Urgent Recall for LFIT Anatomic CoCr V40 Femoral Heads
For millions of Americans, hip replacement devices from Stryker, Depuy, Wright and Zimmer promised mobility and relief, but due to these companies’ defective medical devices, many patients have been left crippled and facing painful revision surgeries. Revision surgeries carry with them far more complications, or compound morbities, than initial implant surgeries. It is absolutely mandatory that when a medical device is implanted, it is the proper device and free of defects due to the difficulties associated with revision surgeries.
Hip replacement patients have a new reason to be concerned. At Koester & Bradley we have seen first hand the incredible suffering that many clients endured as a result of defective metal on metal hip implants. Since 2008 Ryan Bradley has been devoting mush of his practice to metal hip litigation and as part of it he routinely monitors the developments surrounding these cases.
A recently issued hazard alert from Australia’s Department of Health and a recall notification from Stryker are warning patients about potential issues and injuries associated with the company’s LFIT™ Anatomic CoCr V40™ femoral head. The Australian Government’s Therapeutic Goods Administration and Department of Health is often relied on by the U.S. FDA and similar government health agencies worldwide for information regarding the safety of hip implant devices.
According to Stryker’s recall notice the LFIT Anatomic CoCr V40 femoral heads manufactured before 2011 are reported to have a higher than expected incidence of taper lock failures. The taper lock is the part of the implant that connects the femoral head to the femoral neck.
If a taper lock failure occurs, the hip replacement patient could have the following issues:
This recall and alert could potentially affect tens of thousands of patients in the U.S. and worldwide. These metal femoral heads were widely distributed in the U.S. and abroad. If you or a loved one has been affected by this product, contact our office to explore your legal options. Koester & Bradley is nationally recognized for our expertise in defective metal hip replacement implant litigation; we can help. Contact us online, 217-337-1400 or request a free case evaluation online.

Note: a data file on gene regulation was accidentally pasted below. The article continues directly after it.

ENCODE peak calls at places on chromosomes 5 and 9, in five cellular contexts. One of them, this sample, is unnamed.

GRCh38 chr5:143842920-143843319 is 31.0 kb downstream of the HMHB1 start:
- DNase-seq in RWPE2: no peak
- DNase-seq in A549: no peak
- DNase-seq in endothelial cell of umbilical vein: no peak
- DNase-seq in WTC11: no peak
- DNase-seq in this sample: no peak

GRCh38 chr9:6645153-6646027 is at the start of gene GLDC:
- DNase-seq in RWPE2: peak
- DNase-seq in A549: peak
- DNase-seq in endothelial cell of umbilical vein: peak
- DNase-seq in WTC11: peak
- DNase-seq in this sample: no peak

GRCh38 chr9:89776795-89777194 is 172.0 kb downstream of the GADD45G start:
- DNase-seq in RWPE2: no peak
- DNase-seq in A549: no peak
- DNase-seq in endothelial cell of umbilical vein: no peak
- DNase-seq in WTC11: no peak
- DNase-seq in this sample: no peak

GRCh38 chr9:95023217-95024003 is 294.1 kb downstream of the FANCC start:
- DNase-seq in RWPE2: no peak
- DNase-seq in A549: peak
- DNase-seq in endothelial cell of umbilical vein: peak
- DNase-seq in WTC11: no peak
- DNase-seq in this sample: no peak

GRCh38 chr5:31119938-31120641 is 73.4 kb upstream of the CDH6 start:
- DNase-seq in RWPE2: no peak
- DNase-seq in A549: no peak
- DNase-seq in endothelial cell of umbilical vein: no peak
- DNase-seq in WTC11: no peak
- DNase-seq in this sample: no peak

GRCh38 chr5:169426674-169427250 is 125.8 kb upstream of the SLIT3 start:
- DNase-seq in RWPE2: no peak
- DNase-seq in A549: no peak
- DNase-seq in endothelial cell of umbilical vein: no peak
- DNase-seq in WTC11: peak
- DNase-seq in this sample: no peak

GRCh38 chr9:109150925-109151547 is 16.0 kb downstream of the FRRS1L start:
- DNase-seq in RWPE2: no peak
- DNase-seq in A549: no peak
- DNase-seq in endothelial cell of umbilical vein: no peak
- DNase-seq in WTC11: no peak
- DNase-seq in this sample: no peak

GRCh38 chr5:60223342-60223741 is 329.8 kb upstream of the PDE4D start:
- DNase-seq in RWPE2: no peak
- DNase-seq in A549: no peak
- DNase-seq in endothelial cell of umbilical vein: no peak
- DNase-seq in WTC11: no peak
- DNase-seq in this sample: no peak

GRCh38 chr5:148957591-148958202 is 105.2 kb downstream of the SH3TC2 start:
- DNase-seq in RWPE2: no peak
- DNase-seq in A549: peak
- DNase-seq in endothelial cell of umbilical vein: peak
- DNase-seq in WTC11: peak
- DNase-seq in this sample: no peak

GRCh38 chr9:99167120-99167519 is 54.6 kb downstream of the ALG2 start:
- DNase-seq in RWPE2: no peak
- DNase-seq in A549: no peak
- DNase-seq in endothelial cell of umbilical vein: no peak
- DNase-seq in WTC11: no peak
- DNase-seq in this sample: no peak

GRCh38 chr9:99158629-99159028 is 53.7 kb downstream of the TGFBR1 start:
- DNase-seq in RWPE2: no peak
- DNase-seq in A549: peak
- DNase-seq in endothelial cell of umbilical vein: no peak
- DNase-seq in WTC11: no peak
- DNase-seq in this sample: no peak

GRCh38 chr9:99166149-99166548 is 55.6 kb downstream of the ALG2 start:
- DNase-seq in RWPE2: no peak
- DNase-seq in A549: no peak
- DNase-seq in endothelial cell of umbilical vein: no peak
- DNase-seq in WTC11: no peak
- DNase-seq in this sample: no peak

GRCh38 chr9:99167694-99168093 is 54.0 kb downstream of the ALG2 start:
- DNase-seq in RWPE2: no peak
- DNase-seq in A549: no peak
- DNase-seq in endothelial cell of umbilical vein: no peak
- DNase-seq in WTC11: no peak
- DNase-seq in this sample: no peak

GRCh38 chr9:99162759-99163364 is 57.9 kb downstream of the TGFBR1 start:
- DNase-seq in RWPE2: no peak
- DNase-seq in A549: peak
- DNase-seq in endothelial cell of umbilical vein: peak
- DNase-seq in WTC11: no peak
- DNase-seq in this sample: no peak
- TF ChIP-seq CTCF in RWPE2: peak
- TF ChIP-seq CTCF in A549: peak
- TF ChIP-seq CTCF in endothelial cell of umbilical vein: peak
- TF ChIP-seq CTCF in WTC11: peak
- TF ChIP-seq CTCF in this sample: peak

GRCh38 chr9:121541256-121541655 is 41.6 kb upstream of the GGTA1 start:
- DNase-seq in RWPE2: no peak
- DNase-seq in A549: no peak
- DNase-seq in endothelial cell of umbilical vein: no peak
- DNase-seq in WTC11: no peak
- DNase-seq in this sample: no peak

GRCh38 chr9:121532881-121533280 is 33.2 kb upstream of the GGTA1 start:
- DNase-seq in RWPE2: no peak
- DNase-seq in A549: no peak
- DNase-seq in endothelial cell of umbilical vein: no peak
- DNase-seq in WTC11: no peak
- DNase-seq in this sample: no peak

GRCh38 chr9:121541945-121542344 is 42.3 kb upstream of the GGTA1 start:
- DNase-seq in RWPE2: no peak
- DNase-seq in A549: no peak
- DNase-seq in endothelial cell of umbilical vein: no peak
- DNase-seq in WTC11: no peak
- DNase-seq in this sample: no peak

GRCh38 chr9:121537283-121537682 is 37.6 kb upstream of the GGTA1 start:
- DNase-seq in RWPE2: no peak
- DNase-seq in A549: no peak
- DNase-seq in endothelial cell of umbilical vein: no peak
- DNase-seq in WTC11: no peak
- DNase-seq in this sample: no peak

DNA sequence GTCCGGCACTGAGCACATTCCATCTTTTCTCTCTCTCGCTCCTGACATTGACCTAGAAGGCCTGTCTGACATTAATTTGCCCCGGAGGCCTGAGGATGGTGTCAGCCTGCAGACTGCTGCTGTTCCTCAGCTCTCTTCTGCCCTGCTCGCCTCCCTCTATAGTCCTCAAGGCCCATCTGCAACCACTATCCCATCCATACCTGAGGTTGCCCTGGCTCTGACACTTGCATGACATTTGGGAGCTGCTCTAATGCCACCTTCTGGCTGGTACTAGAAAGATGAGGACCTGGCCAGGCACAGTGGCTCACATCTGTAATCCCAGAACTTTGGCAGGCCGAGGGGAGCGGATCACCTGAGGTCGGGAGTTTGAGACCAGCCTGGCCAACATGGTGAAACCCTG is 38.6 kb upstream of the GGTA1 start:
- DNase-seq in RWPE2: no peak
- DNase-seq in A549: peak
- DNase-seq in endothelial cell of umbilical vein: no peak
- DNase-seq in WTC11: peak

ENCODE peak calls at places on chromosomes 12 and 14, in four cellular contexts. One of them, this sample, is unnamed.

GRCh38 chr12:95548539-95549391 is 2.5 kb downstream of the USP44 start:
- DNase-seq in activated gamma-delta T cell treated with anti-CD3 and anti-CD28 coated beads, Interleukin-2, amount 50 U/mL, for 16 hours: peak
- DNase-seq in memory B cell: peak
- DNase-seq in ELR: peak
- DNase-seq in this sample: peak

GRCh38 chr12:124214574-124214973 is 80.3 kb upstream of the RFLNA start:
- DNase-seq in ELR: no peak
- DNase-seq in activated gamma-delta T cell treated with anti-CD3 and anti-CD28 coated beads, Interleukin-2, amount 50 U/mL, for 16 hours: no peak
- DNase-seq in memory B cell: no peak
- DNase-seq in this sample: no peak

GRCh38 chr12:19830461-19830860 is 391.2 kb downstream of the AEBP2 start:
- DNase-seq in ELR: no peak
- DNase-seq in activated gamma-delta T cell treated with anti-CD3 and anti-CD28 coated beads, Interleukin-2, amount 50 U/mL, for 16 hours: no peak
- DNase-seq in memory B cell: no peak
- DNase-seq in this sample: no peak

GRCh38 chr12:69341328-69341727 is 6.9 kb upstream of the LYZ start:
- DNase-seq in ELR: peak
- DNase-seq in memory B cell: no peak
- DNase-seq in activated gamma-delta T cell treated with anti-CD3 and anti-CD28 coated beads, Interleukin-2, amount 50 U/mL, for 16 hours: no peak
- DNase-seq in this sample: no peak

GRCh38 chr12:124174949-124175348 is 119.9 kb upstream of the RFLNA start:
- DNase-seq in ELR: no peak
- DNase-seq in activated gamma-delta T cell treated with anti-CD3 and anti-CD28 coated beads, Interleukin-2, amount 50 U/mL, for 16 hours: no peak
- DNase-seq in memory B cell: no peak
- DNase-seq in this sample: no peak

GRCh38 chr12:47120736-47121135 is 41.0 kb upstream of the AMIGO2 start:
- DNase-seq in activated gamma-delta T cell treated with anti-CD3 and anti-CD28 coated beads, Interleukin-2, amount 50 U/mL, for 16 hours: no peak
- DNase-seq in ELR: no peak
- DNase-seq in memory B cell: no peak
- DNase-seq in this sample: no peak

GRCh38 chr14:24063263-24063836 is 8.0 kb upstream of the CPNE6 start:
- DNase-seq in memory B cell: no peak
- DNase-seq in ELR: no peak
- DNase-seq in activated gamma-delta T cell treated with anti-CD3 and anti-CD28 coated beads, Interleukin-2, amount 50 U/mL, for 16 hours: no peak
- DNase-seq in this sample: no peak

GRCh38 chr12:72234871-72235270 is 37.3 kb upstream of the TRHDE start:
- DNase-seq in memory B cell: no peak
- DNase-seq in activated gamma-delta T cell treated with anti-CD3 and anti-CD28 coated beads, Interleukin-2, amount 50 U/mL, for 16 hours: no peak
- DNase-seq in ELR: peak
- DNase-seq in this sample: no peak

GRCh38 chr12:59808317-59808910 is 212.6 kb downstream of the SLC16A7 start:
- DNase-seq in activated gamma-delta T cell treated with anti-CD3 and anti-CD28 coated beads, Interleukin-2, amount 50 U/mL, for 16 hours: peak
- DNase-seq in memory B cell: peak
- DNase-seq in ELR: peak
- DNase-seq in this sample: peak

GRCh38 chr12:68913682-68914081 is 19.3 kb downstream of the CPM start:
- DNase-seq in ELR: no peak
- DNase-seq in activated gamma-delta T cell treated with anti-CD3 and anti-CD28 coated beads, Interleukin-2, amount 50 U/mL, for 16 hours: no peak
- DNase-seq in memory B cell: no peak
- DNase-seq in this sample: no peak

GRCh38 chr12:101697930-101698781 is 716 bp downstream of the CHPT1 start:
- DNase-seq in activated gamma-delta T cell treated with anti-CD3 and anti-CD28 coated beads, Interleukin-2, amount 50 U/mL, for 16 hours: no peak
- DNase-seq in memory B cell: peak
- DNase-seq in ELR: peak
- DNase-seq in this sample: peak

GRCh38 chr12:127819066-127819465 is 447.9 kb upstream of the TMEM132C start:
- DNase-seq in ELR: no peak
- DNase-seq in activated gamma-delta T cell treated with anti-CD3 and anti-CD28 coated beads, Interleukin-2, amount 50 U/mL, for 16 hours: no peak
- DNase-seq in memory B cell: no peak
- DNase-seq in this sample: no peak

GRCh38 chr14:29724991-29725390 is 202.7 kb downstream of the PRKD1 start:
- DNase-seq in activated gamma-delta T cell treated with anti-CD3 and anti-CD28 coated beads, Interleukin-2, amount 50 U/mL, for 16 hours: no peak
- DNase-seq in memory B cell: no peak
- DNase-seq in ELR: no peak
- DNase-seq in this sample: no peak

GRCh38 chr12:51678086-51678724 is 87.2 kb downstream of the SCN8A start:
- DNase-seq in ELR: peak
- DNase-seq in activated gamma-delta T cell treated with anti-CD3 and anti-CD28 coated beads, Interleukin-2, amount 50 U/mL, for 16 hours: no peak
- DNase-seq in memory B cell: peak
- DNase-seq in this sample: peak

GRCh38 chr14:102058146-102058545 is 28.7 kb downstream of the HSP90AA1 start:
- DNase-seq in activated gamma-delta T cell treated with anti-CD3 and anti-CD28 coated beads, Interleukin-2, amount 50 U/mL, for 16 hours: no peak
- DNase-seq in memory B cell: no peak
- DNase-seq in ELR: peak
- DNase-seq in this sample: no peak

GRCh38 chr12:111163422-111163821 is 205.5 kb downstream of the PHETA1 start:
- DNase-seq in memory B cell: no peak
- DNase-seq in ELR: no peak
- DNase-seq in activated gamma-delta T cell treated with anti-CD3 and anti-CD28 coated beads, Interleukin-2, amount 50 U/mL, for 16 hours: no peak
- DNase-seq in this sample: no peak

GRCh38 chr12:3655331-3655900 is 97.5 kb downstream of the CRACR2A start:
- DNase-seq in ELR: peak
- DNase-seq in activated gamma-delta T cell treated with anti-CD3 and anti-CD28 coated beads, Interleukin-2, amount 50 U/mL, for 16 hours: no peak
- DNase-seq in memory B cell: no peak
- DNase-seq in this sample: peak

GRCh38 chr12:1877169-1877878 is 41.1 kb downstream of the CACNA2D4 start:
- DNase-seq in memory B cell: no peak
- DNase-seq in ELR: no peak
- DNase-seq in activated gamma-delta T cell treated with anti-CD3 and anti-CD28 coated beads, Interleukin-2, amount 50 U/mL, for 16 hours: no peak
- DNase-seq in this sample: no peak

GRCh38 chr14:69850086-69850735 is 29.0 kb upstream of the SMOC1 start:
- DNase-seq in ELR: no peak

This issue has been identified in the following LFIT Anatomic CoCr V40 products:
Yahoo!'s Problems are not Over After Verizon Acquisitions
At the time of writing this post, the international community was abuzz with news that Yahoo! email in the United Kingdom was actually off-line. This is crushing news for a communication company that pioneered the world of communications in the 1990's. The outage has been resolved for most customers, however many in England were unable to access their email inbox or send messages for approximately 10 hours. This does not sound like a major problem, but to Yahoo! it certainly was.
The tales of woe for Yahoo! have been years in the running and the talking heads on business televisions can offer a litany of reasons why the once mighty giant has fallen. The situation for Yahoo! and its beleaguered shareholders began to look up during this past summer though when Verizon, after passing anti-trust scrutiny, purchased Yahoo! for $4.83 billion in July. Then Yahoo! joined the ranks of Home Depot and Target falling victim to a data breach.
This time, Yahoo! Inc. faces the first of three consumer class action complaints related to consumer protection and fraud after hackers obtained data affecting at least 500 million Yahoo users. These cases will likely be combined into a single federal case as many other class actions suits will likely follow.
In Havron v. Yahoo, Inc. (S.D. Ill., No. 16-cv-01075, complaint, 9/22/16), plaintiffs allege that Yahoo failed to adhere to its own terms of service and privacy policies to adequately protect and safeguard users’ personal information from theft or misuse. Plaintiffs allege that Yahoo violated common law contract and tort law and violated the Illinois Consumer Fraud and Deceptive Business Practices Act.
The California cases—Myers v. Yahoo!, Inc. (S.D. Cal., No. 16-cv-02391, complaint, 9/22/16) and Schwartz v. Yahoo!, Inc., (N.D. Calif., No. 16-cv-05456, complaint, 9/23/16 )—blame Yahoo for gross negligence and allege identity thieves may use the stolen data to perpetrate a variety of fraud such as cloning credit and debit cards, taking out loans, opening new financial accounts, and other unauthorized activities. The Southern California case also alleges that Yahoo violated the Federal Stored Communications Act (18 U.S.C. 121).
Yahoo faces having to potentially defend multiple class actions at a cost expected to reach into the tens of millions amid an agreement wherein Verizon Communications, Inc. has agreed to buy Yahoo for $4.83 million. It remains to be seen whether this merger will occur may hinge on the outcomes of the cases. As would be expected, the company did not comment "on ongoing litigation."
If you or a loved one has a Yahoo! account take simple precautions to make sure that your personal data and financial information is safe. First, change your password, then research to see if you can find any transactions that you did not complete. Finally, if you suspect that you are a victim, it may be wise to contact a reliable credit monitoring company to run a credit report. While some of these companies are scams themselves, other are reliable.
For more information on protecting yourself, or if you or a loved one have been a victim of consumer fraud, please contact us.
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Ryan R Bradley is a civil litigator based in Champaign County Illinois focused on representing plaintiffs in a variety of cases form medical malpractice to automobile accidents.